Sewer issue adds burden to displaced homeowners
As the rubble is cleared away from the destruction of the Almeda fire, more is being revealed than just bare ground. In some cases, homeowners are discovering they may be on the hook for improvements they didn’t know were needed.
In the case of the Oak Valley subdivision, a 55-and-over development in Talent, it turns out the project was constructed with a sewer system that doesn’t meet code requirements for single-family, stick-built homes. Before residents can rebuild, the system must be upgraded at a cost the regional Rogue Valley Sewer Services agency estimates at nearly $800,000.
It seems the subdivision was originally proposed — and approved by the city of Talent — as a mobile home park back in 1994. Mobile home parks are a single property owned and managed by a single owner with spaces rented to occupants, and are allowed to operate with less stringent requirements for sewer systems because the park owner is responsible for all maintenance.
At some point, the plans changed and stick-built homes were constructed instead. That should have required a public sewer system, with larger diameter lines, manhole covers at strategic spots and access for utility vehicles.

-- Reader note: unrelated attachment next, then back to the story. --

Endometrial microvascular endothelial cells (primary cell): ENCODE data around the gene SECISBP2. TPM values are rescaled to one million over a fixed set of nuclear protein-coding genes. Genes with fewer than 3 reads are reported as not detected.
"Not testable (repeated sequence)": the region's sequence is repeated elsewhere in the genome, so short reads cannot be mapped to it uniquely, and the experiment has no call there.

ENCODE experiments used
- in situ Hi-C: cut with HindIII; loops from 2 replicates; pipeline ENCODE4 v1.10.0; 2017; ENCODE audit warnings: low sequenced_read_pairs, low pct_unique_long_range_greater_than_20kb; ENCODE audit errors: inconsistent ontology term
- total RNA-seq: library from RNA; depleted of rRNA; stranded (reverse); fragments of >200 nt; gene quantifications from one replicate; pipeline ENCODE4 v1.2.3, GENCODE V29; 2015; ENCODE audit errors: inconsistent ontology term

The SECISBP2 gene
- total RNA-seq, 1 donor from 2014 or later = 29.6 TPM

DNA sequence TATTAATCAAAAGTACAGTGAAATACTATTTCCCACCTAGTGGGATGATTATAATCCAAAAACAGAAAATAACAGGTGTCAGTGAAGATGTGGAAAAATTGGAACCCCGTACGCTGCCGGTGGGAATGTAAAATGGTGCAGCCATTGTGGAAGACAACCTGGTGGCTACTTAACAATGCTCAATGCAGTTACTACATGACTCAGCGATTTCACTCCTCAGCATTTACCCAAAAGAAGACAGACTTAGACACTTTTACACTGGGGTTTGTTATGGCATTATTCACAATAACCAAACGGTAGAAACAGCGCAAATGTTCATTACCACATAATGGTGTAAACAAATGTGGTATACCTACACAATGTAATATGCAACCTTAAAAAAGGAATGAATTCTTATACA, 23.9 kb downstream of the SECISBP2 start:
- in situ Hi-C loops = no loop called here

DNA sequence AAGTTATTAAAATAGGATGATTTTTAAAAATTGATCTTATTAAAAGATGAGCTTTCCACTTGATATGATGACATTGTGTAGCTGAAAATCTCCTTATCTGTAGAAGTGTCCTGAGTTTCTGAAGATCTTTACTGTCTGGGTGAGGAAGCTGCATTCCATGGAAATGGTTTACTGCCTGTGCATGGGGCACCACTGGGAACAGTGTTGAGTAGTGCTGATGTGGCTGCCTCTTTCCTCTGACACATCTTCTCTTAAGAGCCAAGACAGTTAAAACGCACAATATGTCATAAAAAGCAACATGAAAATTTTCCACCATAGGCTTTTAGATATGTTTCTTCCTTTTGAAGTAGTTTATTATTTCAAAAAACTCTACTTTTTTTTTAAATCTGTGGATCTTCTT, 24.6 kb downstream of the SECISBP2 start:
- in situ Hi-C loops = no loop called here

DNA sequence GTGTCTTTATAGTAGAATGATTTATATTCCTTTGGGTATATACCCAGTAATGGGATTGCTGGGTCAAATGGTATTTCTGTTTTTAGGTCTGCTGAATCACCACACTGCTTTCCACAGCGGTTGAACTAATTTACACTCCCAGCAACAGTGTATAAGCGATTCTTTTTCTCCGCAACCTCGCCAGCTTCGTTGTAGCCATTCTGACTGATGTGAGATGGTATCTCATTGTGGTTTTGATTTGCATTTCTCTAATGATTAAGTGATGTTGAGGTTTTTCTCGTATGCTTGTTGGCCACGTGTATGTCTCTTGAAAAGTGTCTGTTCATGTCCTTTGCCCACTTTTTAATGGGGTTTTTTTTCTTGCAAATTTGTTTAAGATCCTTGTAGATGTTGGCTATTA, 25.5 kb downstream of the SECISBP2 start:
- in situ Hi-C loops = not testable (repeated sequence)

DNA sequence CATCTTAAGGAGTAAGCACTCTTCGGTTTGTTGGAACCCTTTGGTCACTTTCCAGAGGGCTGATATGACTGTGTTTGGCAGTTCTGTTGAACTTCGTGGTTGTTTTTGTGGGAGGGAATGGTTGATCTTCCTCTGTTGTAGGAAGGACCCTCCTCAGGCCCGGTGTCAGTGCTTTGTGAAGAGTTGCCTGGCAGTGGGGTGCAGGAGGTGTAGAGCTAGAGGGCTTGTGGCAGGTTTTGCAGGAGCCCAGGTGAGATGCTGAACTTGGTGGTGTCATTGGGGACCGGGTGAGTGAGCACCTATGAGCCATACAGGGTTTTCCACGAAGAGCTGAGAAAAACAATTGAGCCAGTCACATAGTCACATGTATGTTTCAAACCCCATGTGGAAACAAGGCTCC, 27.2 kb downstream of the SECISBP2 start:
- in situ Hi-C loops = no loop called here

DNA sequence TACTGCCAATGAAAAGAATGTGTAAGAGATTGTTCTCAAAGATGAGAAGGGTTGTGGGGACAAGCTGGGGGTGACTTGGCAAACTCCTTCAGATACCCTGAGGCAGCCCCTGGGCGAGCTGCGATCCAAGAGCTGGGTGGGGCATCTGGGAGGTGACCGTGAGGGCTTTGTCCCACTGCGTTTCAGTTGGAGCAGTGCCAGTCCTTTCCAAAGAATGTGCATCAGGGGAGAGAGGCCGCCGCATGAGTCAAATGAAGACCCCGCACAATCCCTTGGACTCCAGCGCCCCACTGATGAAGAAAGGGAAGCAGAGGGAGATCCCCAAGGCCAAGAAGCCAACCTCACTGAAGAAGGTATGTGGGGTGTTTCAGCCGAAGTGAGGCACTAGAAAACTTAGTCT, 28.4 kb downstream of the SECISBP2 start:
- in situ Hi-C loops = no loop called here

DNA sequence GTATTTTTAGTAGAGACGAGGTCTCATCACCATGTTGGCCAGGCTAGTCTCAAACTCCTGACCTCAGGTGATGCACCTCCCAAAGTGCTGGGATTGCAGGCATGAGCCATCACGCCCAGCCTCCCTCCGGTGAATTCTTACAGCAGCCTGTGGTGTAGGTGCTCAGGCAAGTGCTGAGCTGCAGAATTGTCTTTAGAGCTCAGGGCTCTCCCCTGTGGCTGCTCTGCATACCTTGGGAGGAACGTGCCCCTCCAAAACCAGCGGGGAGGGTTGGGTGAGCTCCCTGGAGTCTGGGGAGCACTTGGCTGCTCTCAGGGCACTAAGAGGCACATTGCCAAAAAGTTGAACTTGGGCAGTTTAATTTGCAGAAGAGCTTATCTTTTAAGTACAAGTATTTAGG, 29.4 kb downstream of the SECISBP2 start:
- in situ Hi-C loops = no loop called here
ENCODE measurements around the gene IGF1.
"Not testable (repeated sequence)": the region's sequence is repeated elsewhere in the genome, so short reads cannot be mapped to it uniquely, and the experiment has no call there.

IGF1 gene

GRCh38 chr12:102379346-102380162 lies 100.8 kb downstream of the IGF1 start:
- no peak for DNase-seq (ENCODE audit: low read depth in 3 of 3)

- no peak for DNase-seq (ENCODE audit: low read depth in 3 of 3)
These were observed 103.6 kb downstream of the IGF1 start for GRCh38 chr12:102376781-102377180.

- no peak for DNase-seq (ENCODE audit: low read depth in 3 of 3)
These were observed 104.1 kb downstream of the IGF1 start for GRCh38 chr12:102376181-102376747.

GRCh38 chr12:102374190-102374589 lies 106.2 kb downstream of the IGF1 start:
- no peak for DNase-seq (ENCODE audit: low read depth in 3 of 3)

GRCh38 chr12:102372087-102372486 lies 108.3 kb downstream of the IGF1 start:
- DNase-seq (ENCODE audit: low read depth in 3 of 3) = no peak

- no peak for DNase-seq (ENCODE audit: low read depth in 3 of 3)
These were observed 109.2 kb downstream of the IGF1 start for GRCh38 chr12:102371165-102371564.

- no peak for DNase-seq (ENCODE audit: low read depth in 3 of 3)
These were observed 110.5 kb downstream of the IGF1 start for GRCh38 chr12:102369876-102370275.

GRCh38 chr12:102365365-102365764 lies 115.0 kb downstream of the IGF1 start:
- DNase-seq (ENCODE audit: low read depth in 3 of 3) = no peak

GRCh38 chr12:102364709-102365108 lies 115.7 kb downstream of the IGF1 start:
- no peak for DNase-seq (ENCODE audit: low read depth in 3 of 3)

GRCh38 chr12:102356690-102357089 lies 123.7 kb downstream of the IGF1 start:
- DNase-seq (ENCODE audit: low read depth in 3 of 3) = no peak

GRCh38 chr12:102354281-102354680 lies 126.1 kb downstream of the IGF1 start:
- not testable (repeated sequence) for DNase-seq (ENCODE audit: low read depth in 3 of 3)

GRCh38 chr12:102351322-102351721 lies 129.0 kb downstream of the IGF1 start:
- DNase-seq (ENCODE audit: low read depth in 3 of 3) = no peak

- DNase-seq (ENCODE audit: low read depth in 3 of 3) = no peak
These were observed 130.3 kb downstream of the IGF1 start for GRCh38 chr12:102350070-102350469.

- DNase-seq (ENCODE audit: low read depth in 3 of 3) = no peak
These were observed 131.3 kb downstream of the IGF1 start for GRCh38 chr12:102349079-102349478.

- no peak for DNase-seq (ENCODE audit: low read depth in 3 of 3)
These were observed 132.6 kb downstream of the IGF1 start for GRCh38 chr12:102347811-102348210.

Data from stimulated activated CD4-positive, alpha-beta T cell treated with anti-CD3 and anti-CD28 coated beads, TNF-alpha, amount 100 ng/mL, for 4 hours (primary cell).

The state Department of Environmental Quality wrote a letter to the developers, Jensen and Associates, in 1995 notifying them that Rogue Valley Sewer Services, then known as Bear Creek Valley Sanitary Authority, did not accept the system as designed and laying out three options for fixing the problem.
For whatever reason, nothing was done.
Barring some failure of the system that required major repairs, the situation might never have come to light. But the Almeda fire changed all that by destroying the subdivision.
Now, displaced homeowners are facing bills of $12,085 per lot to upgrade the system.
We’re not prepared to place blame for this state of affairs. It might take a court case to determine who is ultimately responsible. I seems clear, however, that it shouldn’t be the homeowners.
It’s possible that RVSS pay for the work up front and create a reimbursement district to accept payments from homeowners. The agency board could accept payments over 20 years with interest, or defer payments until the properties are sold. It’s also possible that some insurance policies will cover the costs for individual owners.
Those options might make it less painful for some owners, but still leave them having to pay for someone else’s mistake. A public hearing next week at the sewer district should at least provide some clarity.
Everyone involved should do what they can to lessen the burden on people who lost their homes. State officials, including DEQ and the Legislature if need be, should take steps to prevent a situation like this from occurring in the future.